@rebron, don’t give up on the jacket so easily! My last company was based in Palo Alto and I was out there almost every month, most of the time wearing a tweed jacket and jeans. A looser weave like a donegal tweed, half-lined in a Neapolitan cut actually wears pretty cool and only became too hot in late summer (and was always fine indoors.) You might feel a little self-conscious at first, but it’s amazing how quickly people get used to it and, suddenly, you become known as the smartly dressed guy. (I only got into dressing properly about 5 years ago and already people seem to have forgotten about the schlubby clothes I used to wear…)


I enjoy pieces like this one–very relevant for my workplace. If you’re even looking for new topics, I would appreciate an in-depth discussion of appropriate shoes for casual outfits like this.

Shannon w Hill

Another consideration for this look is that the jacket should be on the short side…a bit above the bottom of ones bum. I have tried this look with my bespoke tweed jackets and found they are a bit too long. My legs look like two sticks protruding from a bell. Just with a suit, there should be conformity between the jacket and trousers. So if one leans more traditional, one has to ask himself is it worth the cost to have a jacket made on the short side just to pair with jeans? I may have found a happy medium…I commissioned a 4 button navy DB hopsack with open patch pockets and shaved an inch off the length. It works great with jeans and still balances well with dress trousers.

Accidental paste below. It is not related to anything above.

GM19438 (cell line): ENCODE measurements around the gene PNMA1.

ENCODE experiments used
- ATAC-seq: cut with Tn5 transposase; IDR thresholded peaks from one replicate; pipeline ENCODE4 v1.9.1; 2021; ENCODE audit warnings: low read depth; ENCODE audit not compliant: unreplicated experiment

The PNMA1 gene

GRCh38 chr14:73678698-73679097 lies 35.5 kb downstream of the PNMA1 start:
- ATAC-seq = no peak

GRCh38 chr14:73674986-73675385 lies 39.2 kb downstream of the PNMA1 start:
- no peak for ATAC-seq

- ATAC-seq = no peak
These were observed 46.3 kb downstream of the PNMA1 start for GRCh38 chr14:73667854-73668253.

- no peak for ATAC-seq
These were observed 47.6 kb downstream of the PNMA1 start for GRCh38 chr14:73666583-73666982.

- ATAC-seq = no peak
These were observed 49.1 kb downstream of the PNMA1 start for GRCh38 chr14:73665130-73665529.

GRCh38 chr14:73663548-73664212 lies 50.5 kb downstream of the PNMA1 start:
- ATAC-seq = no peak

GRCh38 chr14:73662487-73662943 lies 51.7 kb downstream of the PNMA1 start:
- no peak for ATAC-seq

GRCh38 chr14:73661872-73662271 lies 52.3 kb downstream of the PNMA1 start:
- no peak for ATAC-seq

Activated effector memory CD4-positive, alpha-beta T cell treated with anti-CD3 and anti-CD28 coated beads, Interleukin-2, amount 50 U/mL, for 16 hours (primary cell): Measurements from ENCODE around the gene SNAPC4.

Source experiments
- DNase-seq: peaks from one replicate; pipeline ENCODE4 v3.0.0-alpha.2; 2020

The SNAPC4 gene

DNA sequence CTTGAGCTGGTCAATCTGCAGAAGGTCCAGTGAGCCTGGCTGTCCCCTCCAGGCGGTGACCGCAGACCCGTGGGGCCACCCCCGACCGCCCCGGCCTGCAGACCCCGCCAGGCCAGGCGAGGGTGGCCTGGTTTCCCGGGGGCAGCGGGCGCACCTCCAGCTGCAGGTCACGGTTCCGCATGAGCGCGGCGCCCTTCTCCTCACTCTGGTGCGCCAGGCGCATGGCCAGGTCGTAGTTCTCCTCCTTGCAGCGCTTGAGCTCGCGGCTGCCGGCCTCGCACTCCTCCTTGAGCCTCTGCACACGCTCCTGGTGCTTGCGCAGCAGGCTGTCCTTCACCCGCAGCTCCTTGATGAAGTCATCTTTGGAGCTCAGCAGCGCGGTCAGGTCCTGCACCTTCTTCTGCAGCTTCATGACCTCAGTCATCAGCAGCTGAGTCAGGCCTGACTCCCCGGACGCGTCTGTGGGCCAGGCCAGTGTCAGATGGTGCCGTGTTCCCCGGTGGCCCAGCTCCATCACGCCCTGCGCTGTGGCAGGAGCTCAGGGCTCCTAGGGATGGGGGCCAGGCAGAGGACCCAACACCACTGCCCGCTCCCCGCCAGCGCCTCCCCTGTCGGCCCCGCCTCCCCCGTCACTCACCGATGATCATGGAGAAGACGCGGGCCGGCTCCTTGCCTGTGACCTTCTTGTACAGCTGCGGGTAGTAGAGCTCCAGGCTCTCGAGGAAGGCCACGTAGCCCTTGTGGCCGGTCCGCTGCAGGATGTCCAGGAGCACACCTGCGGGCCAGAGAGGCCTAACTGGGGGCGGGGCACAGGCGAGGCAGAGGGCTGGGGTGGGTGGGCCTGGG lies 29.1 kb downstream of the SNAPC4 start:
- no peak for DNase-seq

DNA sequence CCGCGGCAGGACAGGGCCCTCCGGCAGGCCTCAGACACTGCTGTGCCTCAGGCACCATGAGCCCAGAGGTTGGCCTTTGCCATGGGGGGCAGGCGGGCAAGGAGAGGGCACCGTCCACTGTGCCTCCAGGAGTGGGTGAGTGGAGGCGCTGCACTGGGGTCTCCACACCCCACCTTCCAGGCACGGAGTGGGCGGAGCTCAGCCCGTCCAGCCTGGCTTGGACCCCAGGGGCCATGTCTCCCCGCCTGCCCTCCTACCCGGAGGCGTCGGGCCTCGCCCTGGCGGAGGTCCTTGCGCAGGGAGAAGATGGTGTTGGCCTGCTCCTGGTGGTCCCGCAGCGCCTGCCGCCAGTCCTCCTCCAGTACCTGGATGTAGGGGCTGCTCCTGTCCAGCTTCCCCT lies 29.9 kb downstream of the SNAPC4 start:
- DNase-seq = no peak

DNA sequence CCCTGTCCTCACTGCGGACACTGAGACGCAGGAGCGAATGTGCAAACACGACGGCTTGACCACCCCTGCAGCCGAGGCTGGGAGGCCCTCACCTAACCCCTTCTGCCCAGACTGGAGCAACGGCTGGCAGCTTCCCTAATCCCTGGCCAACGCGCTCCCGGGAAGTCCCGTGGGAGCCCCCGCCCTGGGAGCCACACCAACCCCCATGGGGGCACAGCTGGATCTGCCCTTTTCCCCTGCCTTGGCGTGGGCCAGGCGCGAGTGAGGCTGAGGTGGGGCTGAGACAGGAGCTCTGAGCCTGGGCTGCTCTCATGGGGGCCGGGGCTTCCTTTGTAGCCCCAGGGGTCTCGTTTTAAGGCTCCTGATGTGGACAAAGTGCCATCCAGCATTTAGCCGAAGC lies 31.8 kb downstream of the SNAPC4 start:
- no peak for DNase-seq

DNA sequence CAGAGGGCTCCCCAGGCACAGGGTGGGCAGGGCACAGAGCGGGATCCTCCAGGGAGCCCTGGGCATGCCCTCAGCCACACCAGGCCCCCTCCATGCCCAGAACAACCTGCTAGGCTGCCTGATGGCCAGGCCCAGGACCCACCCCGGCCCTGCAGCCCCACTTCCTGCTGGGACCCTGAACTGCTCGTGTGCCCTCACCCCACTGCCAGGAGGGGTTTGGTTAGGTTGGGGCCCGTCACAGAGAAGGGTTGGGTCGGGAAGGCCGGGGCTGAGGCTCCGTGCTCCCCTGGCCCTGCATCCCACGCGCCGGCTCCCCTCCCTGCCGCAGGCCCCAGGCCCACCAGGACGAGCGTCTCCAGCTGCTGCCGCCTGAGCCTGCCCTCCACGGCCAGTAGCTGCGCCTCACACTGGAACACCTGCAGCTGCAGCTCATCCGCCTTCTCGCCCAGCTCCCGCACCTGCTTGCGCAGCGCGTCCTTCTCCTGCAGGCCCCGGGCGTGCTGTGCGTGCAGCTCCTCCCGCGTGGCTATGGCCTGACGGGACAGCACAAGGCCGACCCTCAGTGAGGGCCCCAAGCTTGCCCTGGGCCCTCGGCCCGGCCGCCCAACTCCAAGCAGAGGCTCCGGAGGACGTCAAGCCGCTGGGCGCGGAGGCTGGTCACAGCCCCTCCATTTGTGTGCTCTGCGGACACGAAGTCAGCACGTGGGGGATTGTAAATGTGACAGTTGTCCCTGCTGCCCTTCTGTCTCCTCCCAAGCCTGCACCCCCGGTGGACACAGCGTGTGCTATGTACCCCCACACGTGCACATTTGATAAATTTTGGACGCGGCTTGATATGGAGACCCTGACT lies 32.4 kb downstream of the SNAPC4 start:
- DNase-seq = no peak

Well in Si. Think you got confused dude. It is the bottom button on a waist coat that should be left undone. Not the top. Easy mistake to make I guess…


Jacket with open-necked shirt is bad enough. The two together with jeans – ugh! I cannot see how jeans make one look less “uptight” (and indeed I cannot understand why people are afraid of looking “uptight” – I’d rather be seen as one who takes serious things seriously)>


Simon, can I ask how you feel about doing the inverse of this look, i.e wearing tailored trousers with knitwear and casual non-tailored jackets/coats?

I do not particularly like jeans as I find the heavy material and thick seams uncomfortable at the best of times, cold in winter and too warm in summer.

Could a casual outfit with woolen trousers on the casual side of things, say a pair of grey flannel or brown tweed trousers with a lightweight merino or cashmere v neck in navy or bottle green with a white or light blue oxford underneath work as a sort of elegant casual look where a tailored jacket would be perhaps too ‘dressy’?